CSR as Gendered Neocoloniality in the Global South

Journal of Business Ethics 160 (4):851-864 (2018)
  Copy   BIBTEX


Corporate social responsibility has generally been recognized as corporate pro-social behavior aimed at remediating social issues external to organizations, while political CSR has acknowledged the political nature of such activity beyond social aims. Despite the growth of this literature, there is still little attention given to gender as the starting point for a conversation on CSR, ethics, and the Global South. Deploying critical insights from feminist work in postcolonial traditions, I outline how MNCs replicate gendered neocolonialist discourses and perpetuate exploitative material dependences between Global North/south through CSR activities. Specifically, I address issues of neocolonial relations, subaltern agency, and ethics in the context of gendered global division of labor through the exemplar of Rana Plaza and its aftermath. In all, I offer new directions for CSR scholarship by attending to the intersections of gender, ethics, and responsibility as they relate to corporate actions in the Global South.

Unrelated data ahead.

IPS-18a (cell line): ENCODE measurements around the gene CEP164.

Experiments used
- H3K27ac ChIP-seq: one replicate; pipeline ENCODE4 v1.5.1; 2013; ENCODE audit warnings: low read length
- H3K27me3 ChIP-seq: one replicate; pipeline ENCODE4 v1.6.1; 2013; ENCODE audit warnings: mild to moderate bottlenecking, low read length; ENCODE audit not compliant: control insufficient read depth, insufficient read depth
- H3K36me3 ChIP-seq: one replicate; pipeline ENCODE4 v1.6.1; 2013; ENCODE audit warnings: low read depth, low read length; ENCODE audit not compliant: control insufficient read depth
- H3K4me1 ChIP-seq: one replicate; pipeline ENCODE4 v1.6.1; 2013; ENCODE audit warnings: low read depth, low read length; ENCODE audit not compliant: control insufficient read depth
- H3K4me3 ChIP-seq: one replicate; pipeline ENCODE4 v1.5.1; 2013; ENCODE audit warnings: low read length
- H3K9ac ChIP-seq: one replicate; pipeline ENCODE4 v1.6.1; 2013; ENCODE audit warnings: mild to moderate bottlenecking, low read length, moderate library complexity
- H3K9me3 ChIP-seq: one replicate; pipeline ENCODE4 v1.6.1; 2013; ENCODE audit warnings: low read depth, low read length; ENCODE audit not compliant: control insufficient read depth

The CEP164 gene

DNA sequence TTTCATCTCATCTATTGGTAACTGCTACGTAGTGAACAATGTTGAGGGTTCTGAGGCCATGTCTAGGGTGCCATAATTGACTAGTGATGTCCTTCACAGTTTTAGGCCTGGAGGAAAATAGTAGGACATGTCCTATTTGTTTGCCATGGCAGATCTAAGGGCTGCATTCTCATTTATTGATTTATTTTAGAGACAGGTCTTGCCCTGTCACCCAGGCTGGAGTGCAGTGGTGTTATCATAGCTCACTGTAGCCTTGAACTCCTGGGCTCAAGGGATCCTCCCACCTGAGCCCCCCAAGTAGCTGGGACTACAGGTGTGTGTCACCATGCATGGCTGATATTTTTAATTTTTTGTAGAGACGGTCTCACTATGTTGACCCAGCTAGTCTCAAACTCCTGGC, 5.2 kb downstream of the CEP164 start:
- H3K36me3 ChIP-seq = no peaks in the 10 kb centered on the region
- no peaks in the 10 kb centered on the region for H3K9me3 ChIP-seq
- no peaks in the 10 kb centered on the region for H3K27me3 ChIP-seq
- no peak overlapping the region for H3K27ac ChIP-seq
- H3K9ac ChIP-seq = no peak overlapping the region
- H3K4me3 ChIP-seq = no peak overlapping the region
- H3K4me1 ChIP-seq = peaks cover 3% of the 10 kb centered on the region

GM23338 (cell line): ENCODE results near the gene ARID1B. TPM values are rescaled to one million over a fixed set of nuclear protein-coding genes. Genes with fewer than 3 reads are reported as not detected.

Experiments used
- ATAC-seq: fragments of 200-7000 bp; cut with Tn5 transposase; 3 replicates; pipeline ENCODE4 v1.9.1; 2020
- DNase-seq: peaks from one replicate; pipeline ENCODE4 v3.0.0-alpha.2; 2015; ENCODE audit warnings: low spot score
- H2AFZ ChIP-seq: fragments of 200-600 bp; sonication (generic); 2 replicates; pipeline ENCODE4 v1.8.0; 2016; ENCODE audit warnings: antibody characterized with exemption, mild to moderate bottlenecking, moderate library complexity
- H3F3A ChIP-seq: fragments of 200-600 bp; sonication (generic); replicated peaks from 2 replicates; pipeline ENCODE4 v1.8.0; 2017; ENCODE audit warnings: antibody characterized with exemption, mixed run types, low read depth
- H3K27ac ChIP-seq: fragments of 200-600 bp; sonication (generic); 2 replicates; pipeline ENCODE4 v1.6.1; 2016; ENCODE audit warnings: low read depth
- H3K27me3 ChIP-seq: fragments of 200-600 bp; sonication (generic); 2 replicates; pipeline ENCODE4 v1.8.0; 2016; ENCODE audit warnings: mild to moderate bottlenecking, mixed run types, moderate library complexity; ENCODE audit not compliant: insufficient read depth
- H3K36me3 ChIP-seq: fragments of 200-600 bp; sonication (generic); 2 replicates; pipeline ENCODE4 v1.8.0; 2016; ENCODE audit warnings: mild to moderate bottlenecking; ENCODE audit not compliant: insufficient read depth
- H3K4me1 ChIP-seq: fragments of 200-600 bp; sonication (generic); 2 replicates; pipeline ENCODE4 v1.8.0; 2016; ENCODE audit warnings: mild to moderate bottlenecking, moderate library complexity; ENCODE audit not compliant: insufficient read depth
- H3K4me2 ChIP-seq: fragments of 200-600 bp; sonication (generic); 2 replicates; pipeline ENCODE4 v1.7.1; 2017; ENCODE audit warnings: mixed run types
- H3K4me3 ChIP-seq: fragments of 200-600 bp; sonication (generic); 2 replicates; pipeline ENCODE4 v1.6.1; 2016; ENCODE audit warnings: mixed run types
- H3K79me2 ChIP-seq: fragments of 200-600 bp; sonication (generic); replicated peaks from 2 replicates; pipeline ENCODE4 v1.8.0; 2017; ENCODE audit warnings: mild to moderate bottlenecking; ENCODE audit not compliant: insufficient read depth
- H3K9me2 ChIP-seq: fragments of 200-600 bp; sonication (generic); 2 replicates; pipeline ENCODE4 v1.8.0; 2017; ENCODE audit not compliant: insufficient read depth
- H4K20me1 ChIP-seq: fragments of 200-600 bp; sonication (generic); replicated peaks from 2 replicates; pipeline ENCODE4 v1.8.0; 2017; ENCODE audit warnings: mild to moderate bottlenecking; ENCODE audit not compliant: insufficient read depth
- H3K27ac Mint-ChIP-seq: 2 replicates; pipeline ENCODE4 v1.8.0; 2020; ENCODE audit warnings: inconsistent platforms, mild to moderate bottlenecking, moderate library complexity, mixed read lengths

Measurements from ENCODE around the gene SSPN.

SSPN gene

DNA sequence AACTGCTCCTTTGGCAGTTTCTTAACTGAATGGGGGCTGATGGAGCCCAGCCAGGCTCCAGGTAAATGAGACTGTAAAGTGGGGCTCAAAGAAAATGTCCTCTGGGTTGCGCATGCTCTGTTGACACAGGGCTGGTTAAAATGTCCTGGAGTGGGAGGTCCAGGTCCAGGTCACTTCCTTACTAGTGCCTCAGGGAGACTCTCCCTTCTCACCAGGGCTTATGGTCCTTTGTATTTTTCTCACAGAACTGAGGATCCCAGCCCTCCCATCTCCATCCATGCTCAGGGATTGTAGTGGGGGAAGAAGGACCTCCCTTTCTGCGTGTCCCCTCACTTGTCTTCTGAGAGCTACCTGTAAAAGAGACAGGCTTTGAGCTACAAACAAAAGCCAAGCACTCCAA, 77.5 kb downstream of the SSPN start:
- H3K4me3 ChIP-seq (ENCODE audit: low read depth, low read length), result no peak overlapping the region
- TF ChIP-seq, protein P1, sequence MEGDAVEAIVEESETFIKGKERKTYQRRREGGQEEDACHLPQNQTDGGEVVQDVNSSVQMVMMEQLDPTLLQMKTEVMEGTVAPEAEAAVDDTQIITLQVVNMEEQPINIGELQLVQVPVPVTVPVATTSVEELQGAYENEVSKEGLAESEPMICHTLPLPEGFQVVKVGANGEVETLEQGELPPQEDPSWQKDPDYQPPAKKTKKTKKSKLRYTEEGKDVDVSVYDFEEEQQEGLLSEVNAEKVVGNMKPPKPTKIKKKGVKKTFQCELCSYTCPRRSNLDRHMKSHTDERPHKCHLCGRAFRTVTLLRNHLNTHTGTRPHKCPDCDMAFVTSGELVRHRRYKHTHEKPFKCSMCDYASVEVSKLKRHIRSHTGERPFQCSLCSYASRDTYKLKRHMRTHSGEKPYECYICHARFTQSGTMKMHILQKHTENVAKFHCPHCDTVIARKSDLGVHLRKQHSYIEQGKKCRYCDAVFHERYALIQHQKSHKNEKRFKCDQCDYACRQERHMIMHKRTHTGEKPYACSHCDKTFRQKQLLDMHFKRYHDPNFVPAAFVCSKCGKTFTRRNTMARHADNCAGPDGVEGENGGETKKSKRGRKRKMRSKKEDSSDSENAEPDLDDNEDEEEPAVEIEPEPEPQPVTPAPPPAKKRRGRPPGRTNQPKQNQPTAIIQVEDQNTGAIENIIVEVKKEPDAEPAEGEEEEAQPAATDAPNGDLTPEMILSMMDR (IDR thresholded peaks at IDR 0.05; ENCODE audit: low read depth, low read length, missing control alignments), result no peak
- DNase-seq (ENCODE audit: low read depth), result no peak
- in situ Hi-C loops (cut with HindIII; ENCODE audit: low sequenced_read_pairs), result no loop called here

Upload a copy of this work     Papers currently archived: 92,369

External links

Setup an account with your affiliations in order to access resources via your University's proxy server

Through your library

Similar books and articles

A Not-So-Global Ethics.Shari Stone-Mediatore - 2011 - Philosophy in the Contemporary World 18 (1):43-57.
Global Crises and the Crisis of Global Leadership.Stephen Gill (ed.) - 2011 - Cambridge University Press.
A Feminist Account of Global Responsibility.Sarah Clark Miller - 2011 - Social Theory and Practice 37 (3):391-412.
Governance Hotspots.Saskia Sassen - 2002 - Theory, Culture and Society 19 (4):233-244.


Added to PP

44 (#364,044)

6 months
7 (#441,061)

Historical graph of downloads
How can I increase my downloads?